Three intraosseous devices have been approved by the Food and Drug Administration for use in adult trauma patients when intravenous access cannot be obtained. Sites of insertion are the sternum (FAST1), proximal tibia and humerus (Big Injection Gun), and proximal and distal tibia and humerus (EZ-IO). Insertion generally requires less than 1 minute, and flow rates up to 125 mL/min can be achieved. The devices are used for emergency resuscitation and should be removed within 24 hours of insertion or as soon as practical after peripheral or central intravenous access has been achieved. Contraindications include fractures or other trauma at the insertion site, prosthetic joints near the site, previous attempts to insert an intra osseous device at the same site, osteoporosis or other bone abnormalities, infections at the proposed site, and inability to identify pertinent insertion landmarks. Primary complications are extravasation of medications and fluids into the soft tissue, fractures caused by the insertion, and osteomyelitis.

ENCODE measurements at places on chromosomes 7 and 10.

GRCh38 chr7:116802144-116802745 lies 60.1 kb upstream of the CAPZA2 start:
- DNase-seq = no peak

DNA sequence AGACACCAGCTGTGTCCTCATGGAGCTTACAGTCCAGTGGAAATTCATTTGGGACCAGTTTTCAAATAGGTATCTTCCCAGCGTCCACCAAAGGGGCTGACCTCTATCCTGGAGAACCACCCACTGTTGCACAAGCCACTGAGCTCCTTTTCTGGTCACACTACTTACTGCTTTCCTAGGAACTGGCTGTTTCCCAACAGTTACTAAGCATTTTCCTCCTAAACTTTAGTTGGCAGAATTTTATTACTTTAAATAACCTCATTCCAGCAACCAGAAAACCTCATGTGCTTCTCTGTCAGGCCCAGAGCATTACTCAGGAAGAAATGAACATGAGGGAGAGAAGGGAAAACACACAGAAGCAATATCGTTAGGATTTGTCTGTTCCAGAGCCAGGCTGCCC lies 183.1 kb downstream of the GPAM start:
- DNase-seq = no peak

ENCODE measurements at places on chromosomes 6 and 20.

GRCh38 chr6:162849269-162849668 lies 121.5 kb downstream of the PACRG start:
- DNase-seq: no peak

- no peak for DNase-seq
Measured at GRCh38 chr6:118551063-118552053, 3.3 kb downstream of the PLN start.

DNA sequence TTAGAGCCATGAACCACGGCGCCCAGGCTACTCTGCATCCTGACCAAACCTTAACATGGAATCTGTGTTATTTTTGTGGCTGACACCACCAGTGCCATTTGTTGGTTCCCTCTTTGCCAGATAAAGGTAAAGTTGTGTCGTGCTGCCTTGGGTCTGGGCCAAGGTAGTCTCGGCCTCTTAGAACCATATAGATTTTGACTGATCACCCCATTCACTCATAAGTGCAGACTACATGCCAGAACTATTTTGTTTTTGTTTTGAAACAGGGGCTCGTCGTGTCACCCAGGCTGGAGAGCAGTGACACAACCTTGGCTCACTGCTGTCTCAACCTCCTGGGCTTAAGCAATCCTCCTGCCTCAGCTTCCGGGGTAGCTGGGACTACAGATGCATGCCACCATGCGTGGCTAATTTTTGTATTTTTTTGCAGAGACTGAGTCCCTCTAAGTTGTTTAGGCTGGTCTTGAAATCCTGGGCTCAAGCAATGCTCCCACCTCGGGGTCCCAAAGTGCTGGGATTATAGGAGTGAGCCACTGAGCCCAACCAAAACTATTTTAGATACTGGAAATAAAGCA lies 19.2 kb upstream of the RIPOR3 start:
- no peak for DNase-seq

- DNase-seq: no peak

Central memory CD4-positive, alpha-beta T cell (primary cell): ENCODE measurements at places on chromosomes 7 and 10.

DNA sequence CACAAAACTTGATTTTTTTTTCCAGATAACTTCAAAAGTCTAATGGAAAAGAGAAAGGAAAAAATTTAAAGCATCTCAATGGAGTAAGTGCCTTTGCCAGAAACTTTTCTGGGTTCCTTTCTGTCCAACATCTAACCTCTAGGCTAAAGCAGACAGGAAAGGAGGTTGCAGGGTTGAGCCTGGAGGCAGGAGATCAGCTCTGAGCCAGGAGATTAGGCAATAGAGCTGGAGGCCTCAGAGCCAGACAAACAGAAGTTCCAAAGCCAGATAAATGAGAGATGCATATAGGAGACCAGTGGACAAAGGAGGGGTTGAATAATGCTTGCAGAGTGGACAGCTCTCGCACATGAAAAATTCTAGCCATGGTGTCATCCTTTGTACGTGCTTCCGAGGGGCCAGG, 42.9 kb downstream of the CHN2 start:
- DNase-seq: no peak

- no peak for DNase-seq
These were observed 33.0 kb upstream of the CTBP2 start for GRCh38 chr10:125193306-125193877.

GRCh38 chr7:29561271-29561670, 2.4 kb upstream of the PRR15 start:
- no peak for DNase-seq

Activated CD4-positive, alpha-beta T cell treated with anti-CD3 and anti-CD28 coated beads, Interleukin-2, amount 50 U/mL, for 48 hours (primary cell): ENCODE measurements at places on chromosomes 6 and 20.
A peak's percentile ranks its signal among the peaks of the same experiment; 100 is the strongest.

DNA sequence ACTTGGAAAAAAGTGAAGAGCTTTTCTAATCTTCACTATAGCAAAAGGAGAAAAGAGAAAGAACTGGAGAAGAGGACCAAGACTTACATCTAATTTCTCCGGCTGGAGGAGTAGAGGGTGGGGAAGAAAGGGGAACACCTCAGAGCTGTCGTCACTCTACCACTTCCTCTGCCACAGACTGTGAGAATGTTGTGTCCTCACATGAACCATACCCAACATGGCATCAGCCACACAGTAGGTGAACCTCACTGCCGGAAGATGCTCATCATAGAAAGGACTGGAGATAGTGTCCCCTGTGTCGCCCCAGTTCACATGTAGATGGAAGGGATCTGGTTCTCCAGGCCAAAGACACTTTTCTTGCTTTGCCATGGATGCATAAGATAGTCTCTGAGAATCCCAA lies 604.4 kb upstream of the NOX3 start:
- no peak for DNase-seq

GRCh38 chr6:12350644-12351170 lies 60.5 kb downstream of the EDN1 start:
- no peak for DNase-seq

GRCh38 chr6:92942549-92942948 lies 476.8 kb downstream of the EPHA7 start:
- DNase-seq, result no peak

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Trauma| April 01 2011
Intraosseous Devices for Intravascular Access in Adult Trauma Patients
Michael W. Day, RN, MSN, CCRN
Michael W. Day is a trauma nurse coordinator at Providence Sacred Heart Medical Center and Children’s Hospital, Spokane, Washington
Corresponding author: Michael W. Day, rn, msn, ccrn, 12915 E Main Ave, Spokane Valley, WA 99216 (e-mail: firstname.lastname@example.org).
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Crit Care Nurse (2011) 31 (2): 76–90.
Michael W. Day; Intraosseous Devices for Intravascular Access in Adult Trauma Patients. Crit Care Nurse 1 April 2011; 31 (2): 76–90. doi: https://doi.org/10.4037/ccn2011615
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